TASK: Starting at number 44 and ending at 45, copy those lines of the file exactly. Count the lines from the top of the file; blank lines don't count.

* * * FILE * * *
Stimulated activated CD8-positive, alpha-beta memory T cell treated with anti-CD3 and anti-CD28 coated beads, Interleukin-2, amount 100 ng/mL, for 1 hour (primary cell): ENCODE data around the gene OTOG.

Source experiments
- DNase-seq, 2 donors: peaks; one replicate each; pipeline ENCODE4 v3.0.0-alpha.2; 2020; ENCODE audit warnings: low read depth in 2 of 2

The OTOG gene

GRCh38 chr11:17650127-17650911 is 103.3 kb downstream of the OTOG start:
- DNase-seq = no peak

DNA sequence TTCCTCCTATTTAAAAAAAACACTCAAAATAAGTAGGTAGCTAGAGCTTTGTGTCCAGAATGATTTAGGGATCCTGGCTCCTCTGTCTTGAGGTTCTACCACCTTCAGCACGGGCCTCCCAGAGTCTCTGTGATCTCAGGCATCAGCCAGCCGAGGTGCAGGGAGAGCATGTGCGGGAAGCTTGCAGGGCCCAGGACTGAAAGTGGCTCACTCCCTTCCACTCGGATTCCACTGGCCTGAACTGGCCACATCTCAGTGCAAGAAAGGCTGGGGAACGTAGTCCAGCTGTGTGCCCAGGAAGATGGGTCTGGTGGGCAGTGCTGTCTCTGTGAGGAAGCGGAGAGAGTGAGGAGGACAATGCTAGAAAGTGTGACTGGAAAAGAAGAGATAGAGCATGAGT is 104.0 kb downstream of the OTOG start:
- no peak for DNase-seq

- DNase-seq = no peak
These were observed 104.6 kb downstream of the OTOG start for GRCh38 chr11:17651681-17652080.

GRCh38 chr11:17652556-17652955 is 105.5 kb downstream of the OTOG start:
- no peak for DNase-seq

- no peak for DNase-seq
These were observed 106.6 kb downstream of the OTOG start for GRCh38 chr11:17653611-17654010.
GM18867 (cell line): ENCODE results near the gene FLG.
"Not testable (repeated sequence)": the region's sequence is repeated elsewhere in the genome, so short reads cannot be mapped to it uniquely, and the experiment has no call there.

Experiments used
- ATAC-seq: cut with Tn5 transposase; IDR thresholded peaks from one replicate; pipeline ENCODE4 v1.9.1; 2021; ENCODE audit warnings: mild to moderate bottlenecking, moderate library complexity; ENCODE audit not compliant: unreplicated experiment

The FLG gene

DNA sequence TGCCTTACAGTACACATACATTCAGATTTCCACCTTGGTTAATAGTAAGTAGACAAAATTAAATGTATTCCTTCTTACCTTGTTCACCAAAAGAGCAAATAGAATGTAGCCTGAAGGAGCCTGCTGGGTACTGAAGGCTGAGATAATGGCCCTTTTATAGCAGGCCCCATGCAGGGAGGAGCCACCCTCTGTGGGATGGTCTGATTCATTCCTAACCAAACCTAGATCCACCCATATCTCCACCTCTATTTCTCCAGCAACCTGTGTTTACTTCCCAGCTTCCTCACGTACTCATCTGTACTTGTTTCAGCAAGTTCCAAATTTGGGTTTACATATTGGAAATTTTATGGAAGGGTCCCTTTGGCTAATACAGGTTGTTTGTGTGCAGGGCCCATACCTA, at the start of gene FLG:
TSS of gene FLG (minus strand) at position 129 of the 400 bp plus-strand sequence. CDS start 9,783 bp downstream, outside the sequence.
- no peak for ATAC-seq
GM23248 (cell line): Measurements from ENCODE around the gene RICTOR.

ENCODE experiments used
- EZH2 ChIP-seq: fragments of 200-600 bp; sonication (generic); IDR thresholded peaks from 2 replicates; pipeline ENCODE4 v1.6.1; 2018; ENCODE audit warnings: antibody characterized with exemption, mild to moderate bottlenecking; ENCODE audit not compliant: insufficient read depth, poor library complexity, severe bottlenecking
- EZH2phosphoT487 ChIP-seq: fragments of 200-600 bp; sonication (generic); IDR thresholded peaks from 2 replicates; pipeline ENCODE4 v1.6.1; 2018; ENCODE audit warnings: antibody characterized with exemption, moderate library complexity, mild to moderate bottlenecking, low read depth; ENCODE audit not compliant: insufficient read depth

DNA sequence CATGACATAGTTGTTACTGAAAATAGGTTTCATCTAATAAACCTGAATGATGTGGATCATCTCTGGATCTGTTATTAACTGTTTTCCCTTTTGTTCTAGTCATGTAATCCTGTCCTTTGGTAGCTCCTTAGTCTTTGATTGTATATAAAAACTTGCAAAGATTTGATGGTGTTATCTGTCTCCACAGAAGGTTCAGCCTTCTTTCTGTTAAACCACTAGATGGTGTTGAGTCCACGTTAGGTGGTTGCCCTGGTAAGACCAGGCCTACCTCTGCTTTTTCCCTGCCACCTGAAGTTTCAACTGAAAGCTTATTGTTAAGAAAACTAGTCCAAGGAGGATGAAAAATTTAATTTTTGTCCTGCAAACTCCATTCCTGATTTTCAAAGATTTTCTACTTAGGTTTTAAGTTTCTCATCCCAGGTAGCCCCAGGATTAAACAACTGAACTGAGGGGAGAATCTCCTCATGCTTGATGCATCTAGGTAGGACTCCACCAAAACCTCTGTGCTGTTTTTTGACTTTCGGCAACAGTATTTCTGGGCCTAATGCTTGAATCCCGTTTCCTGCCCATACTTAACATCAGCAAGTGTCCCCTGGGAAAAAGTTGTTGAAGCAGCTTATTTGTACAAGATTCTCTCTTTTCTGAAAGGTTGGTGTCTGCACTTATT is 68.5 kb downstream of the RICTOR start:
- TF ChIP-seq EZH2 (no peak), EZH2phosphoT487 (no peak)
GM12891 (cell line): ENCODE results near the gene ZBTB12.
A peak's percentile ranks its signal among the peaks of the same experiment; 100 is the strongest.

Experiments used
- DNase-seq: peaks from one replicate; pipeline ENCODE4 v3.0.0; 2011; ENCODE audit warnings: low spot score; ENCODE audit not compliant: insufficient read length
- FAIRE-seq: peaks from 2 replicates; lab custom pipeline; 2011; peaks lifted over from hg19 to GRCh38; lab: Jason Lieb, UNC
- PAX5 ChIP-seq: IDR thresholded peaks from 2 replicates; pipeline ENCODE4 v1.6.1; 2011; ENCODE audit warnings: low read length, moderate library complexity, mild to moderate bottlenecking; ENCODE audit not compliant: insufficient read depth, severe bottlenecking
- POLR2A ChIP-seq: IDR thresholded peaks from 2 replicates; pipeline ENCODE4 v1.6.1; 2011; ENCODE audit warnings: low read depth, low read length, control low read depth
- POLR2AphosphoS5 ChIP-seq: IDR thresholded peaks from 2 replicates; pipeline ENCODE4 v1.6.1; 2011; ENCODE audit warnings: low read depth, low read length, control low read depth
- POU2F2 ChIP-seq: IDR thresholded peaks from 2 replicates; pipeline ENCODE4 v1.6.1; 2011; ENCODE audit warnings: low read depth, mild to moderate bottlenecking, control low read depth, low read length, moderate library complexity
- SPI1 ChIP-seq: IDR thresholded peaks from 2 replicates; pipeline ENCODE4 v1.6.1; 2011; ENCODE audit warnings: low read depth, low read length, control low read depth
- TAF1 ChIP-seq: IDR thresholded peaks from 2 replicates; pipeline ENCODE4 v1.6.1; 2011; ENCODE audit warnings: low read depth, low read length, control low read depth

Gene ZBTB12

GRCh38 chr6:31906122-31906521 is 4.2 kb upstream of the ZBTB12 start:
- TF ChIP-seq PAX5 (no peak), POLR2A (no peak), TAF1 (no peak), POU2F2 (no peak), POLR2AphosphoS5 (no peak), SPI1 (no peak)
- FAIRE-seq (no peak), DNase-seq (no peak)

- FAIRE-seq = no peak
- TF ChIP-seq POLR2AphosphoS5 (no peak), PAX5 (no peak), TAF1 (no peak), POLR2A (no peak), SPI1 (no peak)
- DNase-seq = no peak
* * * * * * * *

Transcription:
- FAIRE-seq = no peak
- TF ChIP-seq POLR2AphosphoS5 (no peak), PAX5 (no peak), TAF1 (no peak), POLR2A (no peak), SPI1 (no peak)